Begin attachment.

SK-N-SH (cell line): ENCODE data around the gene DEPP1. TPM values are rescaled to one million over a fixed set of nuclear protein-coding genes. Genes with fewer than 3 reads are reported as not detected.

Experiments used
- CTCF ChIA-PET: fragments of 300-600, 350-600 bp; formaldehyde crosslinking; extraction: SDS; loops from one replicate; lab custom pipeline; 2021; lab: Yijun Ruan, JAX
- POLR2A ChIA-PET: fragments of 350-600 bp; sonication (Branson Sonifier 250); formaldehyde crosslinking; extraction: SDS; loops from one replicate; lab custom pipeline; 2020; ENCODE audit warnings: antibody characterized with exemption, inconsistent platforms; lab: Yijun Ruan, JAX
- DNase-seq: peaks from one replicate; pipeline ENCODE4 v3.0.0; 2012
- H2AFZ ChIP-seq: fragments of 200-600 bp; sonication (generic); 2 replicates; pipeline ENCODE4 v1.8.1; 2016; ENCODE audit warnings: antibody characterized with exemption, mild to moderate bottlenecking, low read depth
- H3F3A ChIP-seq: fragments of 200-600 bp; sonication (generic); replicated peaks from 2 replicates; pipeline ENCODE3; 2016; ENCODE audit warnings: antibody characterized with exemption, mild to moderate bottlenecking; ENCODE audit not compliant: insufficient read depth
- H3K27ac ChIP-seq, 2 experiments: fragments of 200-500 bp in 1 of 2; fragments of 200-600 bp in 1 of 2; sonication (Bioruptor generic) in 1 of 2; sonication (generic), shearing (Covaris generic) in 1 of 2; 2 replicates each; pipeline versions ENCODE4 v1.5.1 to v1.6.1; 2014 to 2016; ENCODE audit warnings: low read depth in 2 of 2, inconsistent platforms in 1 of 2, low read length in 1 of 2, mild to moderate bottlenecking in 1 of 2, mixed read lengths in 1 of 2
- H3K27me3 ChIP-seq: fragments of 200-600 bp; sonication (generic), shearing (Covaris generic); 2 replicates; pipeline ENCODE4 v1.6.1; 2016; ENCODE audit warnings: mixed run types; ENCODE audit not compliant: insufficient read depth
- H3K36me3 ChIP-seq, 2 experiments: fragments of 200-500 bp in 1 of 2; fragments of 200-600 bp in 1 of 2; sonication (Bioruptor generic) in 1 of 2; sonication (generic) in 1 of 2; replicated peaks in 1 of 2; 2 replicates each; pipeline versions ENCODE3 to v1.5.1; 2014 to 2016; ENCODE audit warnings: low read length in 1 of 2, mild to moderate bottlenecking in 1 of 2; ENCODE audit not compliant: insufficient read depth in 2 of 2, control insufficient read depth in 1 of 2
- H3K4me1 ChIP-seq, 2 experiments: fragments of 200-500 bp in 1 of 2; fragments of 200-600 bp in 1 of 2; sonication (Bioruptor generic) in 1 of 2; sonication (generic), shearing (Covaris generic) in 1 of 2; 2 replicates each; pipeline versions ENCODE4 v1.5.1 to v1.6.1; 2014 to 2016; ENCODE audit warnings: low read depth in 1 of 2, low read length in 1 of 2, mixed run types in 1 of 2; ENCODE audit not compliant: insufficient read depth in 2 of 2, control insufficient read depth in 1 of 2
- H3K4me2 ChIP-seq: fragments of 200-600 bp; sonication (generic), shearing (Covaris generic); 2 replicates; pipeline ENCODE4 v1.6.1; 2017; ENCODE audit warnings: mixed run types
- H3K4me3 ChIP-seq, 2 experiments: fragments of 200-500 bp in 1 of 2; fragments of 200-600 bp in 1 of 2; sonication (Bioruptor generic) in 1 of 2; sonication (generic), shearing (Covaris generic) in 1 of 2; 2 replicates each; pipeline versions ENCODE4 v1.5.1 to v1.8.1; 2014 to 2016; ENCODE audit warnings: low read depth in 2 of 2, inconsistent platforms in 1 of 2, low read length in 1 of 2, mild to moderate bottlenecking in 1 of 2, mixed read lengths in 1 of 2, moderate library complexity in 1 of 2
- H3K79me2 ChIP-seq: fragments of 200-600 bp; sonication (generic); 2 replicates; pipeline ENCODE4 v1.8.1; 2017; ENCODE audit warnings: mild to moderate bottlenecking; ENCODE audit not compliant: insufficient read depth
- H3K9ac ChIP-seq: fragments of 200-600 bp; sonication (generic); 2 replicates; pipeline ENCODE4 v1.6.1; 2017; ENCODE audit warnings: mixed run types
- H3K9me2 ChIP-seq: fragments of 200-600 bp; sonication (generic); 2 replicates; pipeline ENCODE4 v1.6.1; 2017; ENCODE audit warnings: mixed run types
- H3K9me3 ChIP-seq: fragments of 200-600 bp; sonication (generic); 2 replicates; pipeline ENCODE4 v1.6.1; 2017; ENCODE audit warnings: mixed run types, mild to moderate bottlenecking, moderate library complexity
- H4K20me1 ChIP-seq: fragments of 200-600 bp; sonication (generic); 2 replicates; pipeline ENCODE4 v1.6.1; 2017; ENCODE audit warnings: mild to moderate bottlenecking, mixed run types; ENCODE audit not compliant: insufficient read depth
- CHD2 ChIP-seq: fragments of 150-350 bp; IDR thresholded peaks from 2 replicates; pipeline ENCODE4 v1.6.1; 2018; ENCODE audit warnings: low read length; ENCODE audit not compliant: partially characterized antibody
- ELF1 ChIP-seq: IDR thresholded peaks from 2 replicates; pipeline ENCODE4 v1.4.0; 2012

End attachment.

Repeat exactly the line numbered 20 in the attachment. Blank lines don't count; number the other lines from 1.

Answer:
- ELF1 ChIP-seq: IDR thresholded peaks from 2 replicates; pipeline ENCODE4 v1.4.0; 2012